There are now just 50 days to go until the Olympics get underway in Tokyo. A record number of female athletes will compete in the Japanese capital, with the Games set to be an exciting celebration of women’s sport.
With this in mind, GiveMeSport Women runs through the events we are most excited about and when to watch them.
On the evening of Saturday 31st July, the eight fastest women in the world will line up at the Olympic Stadium in Tokyo to race for gold.
It is set to be an intriguing contest, one which could represent a changing of the guard in women’s sprinting. Three-time world champion Shelly-Ann Fraser-Pryce and reigning Olympic champion Elaine Thompson-Herah will likely book a place in the final. But the Jamaicans are not the ones lighting up the track so far this season.
Britain’s Dina Asher-Smith set a benchmark for her opponents at last month’s Diamond League meeting in Gateshead. In wet and windy conditions, she finished in 11.35 seconds. Although the winning time was nothing to write home about, Asher-Smith was triumphant against Fraser-Pryce and emerging talent Sha’Carri Richardson.
Since turning professional in 2019, America’s Richardson has put herself in with a strong chance of an Olympic medal. She is now looking likely to be Asher-Smith’s main rival in Tokyo.
The 21-year-old particularly impressed at the USATF Golden Games in May, clocking back-to-back times of 10.74 and 10.77 seconds in the 100m. She also ran a time of 10.72 last month, making her the sixth fastest woman in history.
Football gold-medal match
Twelve teams will contest the women’s football at Tokyo 2020. With places in the tournament limited, each nation had to overcome a difficult qualifying process to reach the Games. As a result, every side will be raring to go and very difficult to beat.
The event will culminate with the final at the Olympic Stadium on Friday 6th August. All eyes will be on who reaches the gold medal match.
Could it be the United States, already four-time winners of the tournament, or Japan, the hosts and 2011 World Cup champions? Team GB return to the contest after an appearance at London 2012, while 2016 runners-up Sweden are also set to feature. Surprisingly, Germany will not be there to defend their title.
One thing’s for sure, some of the best female footballers in the world will be on display in Tokyo. We can’t wait!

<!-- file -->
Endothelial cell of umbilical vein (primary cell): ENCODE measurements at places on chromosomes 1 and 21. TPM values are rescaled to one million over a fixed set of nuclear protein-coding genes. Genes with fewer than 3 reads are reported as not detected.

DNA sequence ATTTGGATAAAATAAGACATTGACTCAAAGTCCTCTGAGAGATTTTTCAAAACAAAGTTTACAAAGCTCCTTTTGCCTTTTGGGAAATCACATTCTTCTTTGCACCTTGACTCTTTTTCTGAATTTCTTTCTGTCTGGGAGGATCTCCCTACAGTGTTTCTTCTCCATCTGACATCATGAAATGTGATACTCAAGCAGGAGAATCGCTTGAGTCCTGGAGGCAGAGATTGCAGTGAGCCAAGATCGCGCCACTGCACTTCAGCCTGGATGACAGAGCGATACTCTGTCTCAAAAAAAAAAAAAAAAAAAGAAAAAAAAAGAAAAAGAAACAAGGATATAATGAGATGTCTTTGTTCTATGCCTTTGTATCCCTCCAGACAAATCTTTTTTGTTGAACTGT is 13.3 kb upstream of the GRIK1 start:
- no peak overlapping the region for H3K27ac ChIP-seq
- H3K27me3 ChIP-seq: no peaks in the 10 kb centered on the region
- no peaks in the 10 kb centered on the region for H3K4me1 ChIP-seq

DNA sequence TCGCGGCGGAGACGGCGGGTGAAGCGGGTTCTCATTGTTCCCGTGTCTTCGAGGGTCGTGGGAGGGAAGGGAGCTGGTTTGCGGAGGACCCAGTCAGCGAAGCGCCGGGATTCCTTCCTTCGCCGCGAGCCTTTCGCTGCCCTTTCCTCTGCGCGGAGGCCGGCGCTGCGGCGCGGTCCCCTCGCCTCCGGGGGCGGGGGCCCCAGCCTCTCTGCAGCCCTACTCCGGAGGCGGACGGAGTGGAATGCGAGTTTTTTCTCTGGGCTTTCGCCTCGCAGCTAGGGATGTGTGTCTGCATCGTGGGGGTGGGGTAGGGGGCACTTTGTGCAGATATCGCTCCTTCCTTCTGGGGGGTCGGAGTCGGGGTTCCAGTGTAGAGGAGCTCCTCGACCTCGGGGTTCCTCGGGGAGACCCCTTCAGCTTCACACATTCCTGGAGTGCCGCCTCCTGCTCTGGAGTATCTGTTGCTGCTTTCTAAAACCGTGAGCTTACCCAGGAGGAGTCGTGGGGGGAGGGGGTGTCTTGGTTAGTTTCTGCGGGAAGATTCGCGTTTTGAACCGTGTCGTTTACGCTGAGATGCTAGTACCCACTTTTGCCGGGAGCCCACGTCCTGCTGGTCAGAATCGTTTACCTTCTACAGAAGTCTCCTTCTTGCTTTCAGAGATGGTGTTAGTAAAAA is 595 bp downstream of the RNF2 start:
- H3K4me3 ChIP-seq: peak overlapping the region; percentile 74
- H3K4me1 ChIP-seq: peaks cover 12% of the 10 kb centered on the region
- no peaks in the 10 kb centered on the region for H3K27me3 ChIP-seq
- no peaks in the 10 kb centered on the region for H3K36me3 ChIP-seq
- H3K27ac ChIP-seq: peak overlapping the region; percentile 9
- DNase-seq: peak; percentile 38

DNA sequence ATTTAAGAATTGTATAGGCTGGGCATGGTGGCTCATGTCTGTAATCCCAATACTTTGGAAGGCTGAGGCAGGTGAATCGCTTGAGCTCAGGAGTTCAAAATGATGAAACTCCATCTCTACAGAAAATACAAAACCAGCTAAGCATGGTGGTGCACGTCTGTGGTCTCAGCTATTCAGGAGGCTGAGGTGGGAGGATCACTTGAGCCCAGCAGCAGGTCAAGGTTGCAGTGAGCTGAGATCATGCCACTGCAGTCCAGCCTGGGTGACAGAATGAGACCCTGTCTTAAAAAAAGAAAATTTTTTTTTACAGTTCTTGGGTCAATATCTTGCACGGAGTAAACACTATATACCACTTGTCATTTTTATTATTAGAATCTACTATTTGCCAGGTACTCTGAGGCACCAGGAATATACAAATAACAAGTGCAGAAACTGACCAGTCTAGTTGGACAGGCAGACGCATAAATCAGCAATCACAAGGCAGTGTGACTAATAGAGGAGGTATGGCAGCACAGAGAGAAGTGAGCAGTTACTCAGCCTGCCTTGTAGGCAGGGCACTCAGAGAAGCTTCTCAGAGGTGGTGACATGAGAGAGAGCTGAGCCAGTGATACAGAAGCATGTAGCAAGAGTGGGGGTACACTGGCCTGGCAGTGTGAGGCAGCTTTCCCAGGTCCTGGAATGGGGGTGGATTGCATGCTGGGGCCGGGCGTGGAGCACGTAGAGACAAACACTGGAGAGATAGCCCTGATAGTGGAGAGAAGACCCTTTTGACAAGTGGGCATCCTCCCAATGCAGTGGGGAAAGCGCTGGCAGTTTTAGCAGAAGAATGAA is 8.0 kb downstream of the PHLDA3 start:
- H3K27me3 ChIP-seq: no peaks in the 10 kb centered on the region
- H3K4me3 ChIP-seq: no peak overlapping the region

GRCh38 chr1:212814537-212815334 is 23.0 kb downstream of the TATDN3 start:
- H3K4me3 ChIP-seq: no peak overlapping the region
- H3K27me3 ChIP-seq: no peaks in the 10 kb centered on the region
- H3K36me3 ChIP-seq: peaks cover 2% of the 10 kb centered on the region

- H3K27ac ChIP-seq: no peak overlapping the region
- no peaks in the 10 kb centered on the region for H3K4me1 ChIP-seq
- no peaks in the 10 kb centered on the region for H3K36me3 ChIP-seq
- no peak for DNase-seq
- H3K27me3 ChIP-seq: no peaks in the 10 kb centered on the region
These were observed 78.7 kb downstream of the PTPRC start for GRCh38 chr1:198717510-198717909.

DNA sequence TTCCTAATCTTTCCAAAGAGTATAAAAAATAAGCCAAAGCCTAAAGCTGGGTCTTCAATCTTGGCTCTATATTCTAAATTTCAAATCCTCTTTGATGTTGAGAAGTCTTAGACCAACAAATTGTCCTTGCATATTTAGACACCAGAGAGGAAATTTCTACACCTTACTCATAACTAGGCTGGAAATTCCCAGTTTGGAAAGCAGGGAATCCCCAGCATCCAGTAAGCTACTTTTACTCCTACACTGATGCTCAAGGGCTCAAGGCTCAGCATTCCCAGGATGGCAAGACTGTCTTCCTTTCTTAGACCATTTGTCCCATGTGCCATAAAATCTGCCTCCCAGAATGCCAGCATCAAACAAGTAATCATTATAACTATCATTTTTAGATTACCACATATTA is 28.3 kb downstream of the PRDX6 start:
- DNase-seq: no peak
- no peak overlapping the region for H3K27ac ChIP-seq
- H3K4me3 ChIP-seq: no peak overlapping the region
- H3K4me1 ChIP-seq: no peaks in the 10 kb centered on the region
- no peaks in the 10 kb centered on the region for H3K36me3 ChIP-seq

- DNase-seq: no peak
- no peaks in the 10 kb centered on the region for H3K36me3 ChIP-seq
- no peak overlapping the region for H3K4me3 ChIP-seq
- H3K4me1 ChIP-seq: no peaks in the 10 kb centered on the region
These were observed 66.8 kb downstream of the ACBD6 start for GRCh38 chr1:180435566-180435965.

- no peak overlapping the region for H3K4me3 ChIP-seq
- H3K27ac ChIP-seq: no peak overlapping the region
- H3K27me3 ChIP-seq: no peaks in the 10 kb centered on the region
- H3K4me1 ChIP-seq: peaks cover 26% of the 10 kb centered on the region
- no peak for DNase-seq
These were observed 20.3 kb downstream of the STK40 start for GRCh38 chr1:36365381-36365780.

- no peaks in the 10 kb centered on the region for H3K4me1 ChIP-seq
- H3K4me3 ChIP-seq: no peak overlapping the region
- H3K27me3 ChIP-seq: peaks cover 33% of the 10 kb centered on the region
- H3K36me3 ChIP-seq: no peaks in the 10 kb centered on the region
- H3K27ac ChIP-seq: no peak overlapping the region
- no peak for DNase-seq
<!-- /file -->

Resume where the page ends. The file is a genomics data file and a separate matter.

Home favourite Naomi Osaka has thrown doubt on an appearance at the Tokyo 2020 Olympics after she withdrew from the French Open. The world number two pulled out of the Grand Slam following a furore around press duties, and suggested she may be absent from the court for some time.
Serena Williams, the most successful Olympian in tennis history alongside her sister Venus, has also declined to confirm her participation in Tokyo. A ban on international spectators means her daughter Olympia would be unable to attend the Games.
Even if the tournament is missing some of the big names in tennis, it will still be worth watching. Competition is scheduled to run from July 24th to 31st, and will take place at Ariake Tennis Park.
The hard court surface would be of benefit to Osaka, who has won two Grand Slams at both the US Open and Australian Open. Japanese fans will be hoping she returns in time for the Olympics.
Otherwise, look out for the likes of reigning champion Monica Puig, Iga Świątek, Ashleigh Barty, Sofia Kenin, Simona Halep, Petra Kvitová, Aryna Sabalenka and Elina Svitolina. The field is packed with talent.
Ariake Gymnastics Centre will host the artistic gymnastics competition this summer, with the women’s events running from July 25th to August 3rd.
All eyes will be on Simone Biles, who will be looking to add to the four Olympic gold medals she earned at Rio 2016. The 24-year-old triumphed in the team, all-around, vault and floor exercise in the Brazilian city, also finishing third in the balance beam.
Fans won’t just be hoping for a medal haul. Biles has been working on a number of new moves for the Games, including the Yurchenko double pike. She pulled this move off at the US Classic last month, and will look to add it to her Olympic repertoire.
Biles’s performance at Tokyo 2020 could be groundbreaking, so should be essential watching.
Skateboarding will be making its debut on the Olympic programme this summer, so if you’re after something new, this is the sport for you. The women’s street event will take place at Ariake Urban Sports Park on July 26th, with the women’s park at the same venue on August 4th.
Sky Brown, who looks set to become Team GB’s youngest ever summer Olympian, will compete in the park event. Despite being just 13-years-old when the Games come around, Brown will be considered a strong medal favourite.
In street, Brazillian Leticia Bufoni will be the favorite to win in Tokyo and add another gold medal to her collection. She is already a five-time street champion at the X Games, with her most recent victory coming in 2019. Both Brown and Bufoni will be incredible to watch.
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